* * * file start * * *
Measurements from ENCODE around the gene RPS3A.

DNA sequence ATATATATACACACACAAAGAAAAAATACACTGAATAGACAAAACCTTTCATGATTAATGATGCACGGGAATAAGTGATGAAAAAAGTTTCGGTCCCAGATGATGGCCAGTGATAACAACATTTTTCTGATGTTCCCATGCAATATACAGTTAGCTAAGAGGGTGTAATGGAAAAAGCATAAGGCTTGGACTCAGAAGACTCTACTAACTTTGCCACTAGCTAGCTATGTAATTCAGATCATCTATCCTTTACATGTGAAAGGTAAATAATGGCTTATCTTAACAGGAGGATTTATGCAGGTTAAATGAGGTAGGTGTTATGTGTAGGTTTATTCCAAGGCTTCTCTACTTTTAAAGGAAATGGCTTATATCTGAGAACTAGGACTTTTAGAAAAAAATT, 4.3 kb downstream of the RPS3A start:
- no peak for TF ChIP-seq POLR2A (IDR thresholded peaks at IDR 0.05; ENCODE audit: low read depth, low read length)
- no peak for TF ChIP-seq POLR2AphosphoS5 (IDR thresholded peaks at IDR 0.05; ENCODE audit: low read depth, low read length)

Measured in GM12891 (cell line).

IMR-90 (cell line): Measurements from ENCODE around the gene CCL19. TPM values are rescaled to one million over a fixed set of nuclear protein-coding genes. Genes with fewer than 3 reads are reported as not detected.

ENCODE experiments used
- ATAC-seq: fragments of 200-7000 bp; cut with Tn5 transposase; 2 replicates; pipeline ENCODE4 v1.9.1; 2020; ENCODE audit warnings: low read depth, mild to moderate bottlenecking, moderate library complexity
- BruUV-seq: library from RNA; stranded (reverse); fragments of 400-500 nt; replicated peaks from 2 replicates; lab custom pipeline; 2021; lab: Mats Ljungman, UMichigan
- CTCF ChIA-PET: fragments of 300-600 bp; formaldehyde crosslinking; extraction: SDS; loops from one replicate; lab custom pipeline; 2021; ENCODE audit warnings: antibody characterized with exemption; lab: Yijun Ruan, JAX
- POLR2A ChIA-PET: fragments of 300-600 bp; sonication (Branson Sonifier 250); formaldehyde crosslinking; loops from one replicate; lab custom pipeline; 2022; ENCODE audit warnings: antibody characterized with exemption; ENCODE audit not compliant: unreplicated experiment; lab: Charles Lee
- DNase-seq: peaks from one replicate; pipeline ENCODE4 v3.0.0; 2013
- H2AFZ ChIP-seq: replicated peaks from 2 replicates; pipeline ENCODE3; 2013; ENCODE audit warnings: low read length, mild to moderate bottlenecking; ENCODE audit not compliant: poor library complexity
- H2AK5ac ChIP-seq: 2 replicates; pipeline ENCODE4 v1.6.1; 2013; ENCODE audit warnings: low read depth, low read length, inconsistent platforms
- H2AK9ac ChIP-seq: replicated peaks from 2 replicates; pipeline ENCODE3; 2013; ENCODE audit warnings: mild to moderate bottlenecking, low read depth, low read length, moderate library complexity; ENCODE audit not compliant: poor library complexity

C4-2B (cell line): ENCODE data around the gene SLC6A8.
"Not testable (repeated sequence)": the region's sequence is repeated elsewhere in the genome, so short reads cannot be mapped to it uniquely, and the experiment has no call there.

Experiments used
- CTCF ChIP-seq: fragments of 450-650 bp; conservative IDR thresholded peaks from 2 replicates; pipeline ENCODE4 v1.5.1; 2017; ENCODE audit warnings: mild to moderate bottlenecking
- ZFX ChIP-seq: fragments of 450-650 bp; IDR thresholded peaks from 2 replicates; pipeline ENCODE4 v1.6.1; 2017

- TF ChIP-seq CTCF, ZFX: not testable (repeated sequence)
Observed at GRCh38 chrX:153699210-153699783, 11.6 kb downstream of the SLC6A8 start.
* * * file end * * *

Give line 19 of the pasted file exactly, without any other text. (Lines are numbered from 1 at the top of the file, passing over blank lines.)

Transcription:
- CTCF ChIP-seq: fragments of 450-650 bp; conservative IDR thresholded peaks from 2 replicates; pipeline ENCODE4 v1.5.1; 2017; ENCODE audit warnings: mild to moderate bottlenecking